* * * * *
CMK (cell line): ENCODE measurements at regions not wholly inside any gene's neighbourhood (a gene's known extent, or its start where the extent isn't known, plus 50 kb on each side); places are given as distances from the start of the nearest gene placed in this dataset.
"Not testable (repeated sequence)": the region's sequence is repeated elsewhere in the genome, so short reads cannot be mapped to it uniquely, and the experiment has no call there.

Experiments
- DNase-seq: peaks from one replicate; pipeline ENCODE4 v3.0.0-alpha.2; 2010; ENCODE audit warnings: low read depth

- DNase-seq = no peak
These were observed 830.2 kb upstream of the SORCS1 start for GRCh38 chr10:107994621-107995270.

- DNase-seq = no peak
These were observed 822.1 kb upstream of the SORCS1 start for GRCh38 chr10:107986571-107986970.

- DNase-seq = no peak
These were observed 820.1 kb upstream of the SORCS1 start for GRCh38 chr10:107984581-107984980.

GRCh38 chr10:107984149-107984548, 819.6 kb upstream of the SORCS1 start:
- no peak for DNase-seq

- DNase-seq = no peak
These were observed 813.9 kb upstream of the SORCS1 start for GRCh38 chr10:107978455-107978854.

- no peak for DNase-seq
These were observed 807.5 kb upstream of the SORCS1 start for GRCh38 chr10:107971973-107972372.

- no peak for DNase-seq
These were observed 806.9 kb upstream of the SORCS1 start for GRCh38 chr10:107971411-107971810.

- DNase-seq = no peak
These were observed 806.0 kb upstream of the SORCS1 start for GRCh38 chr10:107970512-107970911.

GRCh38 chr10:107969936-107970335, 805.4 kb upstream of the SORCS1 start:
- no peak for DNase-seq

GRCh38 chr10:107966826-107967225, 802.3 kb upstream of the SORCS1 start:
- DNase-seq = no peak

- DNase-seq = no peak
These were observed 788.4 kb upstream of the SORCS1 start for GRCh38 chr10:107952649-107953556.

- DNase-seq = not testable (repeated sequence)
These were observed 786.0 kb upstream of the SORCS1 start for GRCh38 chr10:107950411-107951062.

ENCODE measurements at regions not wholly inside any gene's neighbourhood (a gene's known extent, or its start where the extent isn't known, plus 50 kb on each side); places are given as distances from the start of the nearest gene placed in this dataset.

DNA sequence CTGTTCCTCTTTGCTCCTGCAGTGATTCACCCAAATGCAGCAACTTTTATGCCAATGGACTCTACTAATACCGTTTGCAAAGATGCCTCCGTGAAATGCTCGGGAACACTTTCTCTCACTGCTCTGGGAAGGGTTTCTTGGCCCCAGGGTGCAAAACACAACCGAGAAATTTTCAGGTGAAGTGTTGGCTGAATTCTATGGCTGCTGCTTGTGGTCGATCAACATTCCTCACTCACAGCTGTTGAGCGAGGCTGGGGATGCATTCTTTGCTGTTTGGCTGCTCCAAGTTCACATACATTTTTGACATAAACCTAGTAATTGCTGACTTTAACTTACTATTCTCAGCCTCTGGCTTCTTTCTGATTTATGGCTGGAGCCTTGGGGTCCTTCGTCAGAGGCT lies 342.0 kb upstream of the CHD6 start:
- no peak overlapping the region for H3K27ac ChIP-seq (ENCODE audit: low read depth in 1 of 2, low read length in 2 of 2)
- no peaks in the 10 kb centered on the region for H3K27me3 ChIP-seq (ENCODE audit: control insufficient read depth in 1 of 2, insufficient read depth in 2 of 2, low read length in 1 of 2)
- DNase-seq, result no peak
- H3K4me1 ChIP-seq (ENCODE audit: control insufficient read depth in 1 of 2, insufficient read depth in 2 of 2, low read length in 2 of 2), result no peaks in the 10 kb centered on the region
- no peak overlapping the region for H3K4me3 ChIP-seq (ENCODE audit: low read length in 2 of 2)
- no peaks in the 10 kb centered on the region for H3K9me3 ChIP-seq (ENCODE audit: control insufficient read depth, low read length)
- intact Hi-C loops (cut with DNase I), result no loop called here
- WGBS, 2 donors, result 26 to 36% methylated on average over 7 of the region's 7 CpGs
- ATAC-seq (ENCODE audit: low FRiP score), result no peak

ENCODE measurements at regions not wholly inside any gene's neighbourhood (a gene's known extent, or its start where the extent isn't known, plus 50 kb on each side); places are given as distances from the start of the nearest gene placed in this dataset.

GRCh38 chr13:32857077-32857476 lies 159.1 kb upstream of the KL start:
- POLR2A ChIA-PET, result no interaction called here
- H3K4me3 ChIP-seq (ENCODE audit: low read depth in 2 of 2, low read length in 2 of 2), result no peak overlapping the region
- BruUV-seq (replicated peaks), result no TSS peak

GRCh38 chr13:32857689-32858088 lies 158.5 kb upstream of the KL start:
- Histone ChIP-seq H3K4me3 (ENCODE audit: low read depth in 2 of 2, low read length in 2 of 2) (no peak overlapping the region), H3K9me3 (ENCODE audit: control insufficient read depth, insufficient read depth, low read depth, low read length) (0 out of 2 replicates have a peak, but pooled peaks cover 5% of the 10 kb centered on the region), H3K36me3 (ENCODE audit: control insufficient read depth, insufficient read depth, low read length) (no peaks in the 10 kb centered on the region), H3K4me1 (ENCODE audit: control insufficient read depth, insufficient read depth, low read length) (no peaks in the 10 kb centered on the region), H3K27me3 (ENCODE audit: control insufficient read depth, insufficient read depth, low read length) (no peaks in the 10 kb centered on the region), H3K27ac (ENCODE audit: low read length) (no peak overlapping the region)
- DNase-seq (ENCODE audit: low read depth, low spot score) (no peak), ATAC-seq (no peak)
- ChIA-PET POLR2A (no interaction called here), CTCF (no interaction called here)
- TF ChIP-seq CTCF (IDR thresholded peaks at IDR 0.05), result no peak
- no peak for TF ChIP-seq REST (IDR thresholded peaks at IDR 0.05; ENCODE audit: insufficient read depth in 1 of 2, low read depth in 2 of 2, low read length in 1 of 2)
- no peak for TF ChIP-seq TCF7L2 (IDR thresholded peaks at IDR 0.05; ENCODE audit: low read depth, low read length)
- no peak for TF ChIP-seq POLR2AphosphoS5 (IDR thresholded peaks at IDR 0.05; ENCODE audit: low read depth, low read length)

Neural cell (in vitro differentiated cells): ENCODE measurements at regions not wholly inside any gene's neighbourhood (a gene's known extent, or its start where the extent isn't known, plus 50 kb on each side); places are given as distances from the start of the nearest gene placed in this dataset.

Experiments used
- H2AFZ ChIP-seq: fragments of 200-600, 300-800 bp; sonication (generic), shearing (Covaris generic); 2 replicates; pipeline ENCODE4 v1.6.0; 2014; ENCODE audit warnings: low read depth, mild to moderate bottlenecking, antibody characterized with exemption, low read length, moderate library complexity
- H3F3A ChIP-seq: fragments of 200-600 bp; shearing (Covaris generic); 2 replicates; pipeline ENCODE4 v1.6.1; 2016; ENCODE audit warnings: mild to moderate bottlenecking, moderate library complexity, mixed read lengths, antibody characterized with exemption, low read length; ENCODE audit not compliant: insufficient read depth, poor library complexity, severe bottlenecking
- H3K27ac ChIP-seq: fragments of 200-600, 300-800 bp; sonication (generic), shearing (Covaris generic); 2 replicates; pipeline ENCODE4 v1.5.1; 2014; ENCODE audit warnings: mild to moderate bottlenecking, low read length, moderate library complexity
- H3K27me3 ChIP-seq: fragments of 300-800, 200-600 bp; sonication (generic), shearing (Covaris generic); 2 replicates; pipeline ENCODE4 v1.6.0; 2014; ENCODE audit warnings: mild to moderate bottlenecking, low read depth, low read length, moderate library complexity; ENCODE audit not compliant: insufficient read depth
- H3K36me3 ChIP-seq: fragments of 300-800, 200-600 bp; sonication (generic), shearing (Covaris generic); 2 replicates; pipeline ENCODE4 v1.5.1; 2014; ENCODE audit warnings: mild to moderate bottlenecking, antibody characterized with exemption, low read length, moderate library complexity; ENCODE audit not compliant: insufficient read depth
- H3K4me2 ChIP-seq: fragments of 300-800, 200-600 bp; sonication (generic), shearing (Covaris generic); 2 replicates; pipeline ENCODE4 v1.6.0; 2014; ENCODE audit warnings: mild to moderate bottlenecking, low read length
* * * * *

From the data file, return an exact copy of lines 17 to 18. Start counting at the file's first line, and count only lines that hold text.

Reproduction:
- no peak for DNase-seq
These were observed 806.9 kb upstream of the SORCS1 start for GRCh38 chr10:107971411-107971810.